Saturday, January 2, 2010

It's hardship is its possibility .

Take a walk with me.  Take a walk with me into a future place.  Sit here and drink in this vision of a world created with our own hands, not with pixie dust or fairy tales, but the old-fashioned way: plain old hard work.

Work has been maligned for far too long.  Everything in our lives today is designed to make life easier, correspondingly, our minds and bellies have become soft and lazy. There is a sharpness to both body and mind when engaged in work--real work, not the mind-numbing motions through which most of us go in the course of our daily employ.  When we really set our minds to something or push our bodies to perform, how engaged are we in what we are doing with the entirety of our being focused on the task at hand?

When when we fall into the trap of craving ease and coddling ourselves with comfy recliner chairs and big screen TVs hawking intellectual vacuity and material excess, we turn inward in a way that does not facilitate introspection, but rather narcissism.  It's all about me me me me me me me! That is no way to create or sustain a community.  People wax nostalgic about bucolic small town life where people know their neighbors, take care of their homes, and have real community, but act as though such a way of existence is no longer possible.

I live in the middle of the city and I know my neighbors. I live in a community of people who are kind and generous, who open their homes to newcomers, break bread and raise a glass.  People who work on their homes, plant flowers, and grow vegetables to sustain their families and share with neighbors.

Do you know how you get that? Work. Selflessness. You know how it starts? With you. With one person saying hello. One person smiling and dropping a note or some cookies for the new family. One person to collect e-mail addresses, put up a website, start a neighborhood association, organize a block party. One person to shovel a sidewalk that isn't theirs, offer a hand, share--time, resources, recipes.

If what we want are real and meaningful relationships with the people around us, if what we want are communities, neighborhoods, cities, and a nation served by honest people making good decisions, not just for us now, but that serve both us presently and future generations by making sustainable financial decisions, building infrastructure to meet the needs of the community over time and maintaining it so as to avoid future catastrophe, both physical and financial, then we must become willing to take a risk and believe that our good is also another's good and that her good is also ours. We must base our deliberations not on what is good and easy for me, but what is good and right for the community as a whole for the long-term. We must take responsibility for the problems we face, whether or not we created them.  We must take responsibility for educating ourselves and we must invest time, money, and energy in making things right.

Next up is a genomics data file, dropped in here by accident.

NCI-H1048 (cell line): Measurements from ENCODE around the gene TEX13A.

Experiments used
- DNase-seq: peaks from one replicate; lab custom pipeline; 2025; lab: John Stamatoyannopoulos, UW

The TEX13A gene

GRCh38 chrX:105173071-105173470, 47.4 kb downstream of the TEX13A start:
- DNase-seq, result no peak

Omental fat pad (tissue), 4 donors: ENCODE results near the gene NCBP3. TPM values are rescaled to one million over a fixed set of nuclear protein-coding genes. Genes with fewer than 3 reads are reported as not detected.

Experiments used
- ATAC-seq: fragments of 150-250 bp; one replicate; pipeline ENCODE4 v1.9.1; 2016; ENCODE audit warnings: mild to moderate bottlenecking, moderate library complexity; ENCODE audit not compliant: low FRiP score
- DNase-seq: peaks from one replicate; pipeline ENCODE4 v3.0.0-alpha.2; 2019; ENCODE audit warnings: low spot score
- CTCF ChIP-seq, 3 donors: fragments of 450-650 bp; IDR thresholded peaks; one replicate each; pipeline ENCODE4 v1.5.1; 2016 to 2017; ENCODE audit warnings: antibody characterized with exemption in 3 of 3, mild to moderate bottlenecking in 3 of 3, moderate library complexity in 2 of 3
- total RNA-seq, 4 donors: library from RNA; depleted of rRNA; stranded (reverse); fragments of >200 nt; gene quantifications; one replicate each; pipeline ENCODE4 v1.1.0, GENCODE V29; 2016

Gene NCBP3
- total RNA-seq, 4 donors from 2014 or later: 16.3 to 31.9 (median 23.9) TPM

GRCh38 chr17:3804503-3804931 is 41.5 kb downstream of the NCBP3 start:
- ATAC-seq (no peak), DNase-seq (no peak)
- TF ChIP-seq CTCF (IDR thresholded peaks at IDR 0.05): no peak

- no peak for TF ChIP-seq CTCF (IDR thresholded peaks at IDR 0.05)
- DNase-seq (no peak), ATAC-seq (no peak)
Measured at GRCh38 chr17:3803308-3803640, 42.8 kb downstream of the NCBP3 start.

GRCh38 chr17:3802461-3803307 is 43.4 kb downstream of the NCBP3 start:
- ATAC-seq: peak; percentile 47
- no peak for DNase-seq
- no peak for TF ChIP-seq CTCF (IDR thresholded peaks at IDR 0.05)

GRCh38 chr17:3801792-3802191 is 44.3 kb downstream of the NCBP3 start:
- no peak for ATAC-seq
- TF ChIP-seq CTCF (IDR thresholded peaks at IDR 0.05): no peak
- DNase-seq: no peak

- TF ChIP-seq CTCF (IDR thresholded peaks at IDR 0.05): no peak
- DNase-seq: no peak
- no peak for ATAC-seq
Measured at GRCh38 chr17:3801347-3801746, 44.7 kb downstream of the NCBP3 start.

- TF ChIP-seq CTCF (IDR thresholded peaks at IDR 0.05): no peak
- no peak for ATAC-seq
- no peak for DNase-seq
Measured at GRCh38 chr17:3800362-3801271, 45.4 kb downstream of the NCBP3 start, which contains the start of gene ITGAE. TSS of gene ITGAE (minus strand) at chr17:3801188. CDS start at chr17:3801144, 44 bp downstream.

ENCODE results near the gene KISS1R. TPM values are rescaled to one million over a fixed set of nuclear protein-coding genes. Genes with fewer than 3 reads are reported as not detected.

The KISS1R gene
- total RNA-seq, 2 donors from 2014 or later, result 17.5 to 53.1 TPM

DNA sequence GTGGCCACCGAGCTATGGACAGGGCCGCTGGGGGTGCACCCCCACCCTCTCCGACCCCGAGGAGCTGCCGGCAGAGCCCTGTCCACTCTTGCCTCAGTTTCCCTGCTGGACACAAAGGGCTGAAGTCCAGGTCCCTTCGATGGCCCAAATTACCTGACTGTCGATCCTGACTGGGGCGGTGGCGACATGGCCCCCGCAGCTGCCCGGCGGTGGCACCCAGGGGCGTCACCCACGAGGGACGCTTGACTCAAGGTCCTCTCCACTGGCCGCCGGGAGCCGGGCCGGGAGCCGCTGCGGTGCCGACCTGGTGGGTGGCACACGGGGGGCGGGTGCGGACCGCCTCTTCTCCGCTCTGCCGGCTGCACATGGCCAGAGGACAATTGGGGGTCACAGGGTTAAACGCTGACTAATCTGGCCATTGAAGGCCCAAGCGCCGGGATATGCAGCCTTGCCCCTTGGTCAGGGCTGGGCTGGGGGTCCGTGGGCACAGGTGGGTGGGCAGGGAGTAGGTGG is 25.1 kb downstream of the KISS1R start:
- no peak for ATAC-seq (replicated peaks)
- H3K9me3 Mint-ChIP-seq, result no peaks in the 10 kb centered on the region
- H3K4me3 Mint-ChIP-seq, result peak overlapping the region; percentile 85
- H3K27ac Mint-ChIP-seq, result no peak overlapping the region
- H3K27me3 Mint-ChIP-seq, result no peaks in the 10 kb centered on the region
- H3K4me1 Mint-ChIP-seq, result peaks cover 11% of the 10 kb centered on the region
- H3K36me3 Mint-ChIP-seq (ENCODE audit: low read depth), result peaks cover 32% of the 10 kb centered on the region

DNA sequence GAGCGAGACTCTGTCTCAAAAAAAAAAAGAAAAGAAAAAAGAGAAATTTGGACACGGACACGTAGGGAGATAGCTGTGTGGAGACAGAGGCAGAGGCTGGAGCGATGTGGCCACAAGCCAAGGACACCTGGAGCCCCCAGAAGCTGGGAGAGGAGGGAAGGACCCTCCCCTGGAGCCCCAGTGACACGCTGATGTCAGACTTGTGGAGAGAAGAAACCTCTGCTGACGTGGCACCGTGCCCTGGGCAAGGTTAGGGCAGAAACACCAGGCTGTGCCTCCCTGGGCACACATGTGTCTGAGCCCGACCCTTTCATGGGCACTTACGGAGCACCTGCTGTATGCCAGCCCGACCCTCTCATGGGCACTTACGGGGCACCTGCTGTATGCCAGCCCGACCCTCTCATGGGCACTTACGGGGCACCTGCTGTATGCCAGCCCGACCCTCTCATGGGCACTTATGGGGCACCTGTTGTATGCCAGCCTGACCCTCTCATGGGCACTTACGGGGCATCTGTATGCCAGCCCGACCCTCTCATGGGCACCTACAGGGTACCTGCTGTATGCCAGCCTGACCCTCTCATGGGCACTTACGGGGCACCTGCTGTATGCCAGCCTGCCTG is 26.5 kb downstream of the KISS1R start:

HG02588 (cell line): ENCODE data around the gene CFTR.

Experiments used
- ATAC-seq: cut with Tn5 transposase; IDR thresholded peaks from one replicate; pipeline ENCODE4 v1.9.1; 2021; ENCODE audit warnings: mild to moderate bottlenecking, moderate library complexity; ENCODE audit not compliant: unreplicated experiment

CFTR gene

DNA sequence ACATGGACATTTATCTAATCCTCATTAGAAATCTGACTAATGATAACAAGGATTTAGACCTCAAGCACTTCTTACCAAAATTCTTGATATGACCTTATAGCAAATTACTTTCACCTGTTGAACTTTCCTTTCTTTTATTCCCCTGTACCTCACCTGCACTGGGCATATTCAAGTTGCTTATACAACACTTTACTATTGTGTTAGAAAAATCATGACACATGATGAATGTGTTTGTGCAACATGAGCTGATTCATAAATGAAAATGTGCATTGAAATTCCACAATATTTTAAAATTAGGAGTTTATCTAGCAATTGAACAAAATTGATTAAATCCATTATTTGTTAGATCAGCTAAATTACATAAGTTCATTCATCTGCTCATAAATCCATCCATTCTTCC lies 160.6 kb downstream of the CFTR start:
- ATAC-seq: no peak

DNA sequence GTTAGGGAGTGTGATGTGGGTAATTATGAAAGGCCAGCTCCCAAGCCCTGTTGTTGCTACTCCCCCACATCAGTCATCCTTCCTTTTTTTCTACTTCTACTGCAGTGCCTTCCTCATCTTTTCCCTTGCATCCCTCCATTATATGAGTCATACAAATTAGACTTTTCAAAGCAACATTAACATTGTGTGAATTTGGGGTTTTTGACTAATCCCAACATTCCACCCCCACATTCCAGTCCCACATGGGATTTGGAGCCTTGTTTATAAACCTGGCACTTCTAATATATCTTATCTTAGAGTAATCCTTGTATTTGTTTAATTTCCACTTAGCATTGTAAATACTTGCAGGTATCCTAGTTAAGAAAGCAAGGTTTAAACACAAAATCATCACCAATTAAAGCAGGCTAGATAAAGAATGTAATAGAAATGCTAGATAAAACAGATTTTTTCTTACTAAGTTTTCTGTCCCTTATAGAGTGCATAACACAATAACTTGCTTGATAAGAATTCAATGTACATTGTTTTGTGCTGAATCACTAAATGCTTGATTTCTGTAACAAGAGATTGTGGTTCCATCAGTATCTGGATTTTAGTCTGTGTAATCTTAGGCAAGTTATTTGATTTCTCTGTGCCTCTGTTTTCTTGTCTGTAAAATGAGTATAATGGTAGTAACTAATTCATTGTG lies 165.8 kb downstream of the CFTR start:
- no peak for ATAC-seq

So many people act as though these idyllic communities only existed in the distant past, and only because back then people clearly just had superior moral character and life was simpler and add your own excuse here... Mind you, such places probably never existed as they do in the reverie of modern nostalgists, but to the extent that they did, it was not on account of people back then just being so gosh darn better than us.  It is possible to make such a place.  If you want one, turn off your TV, open your blinds, roll up your sleeves, and get to work.

It won't be easy, but it just might be the most rewarding thing you do in your life.

A Vision (Wendell Berry)

If we will have the wisdom to survive,
to stand like slow-growing trees
on a ruined place, renewing, enriching it,
if we will make our seasons welcome here,
asking not too much of earth or heaven,
then a long time after we are dead
the lives our lives prepare will live
there, their houses strongly placed
upon the valley sides, fields and gardens